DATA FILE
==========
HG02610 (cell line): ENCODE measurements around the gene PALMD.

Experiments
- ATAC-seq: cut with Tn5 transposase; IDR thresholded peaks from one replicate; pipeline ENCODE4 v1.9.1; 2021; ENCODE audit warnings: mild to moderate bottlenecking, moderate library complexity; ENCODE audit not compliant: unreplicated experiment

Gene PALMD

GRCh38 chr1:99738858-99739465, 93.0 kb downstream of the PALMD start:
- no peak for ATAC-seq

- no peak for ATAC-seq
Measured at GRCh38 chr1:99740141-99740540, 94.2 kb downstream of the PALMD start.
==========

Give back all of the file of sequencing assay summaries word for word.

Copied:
HG02610 (cell line): ENCODE measurements around the gene PALMD.

Experiments
- ATAC-seq: cut with Tn5 transposase; IDR thresholded peaks from one replicate; pipeline ENCODE4 v1.9.1; 2021; ENCODE audit warnings: mild to moderate bottlenecking, moderate library complexity; ENCODE audit not compliant: unreplicated experiment

Gene PALMD

GRCh38 chr1:99738858-99739465, 93.0 kb downstream of the PALMD start:
- no peak for ATAC-seq

- no peak for ATAC-seq
Measured at GRCh38 chr1:99740141-99740540, 94.2 kb downstream of the PALMD start.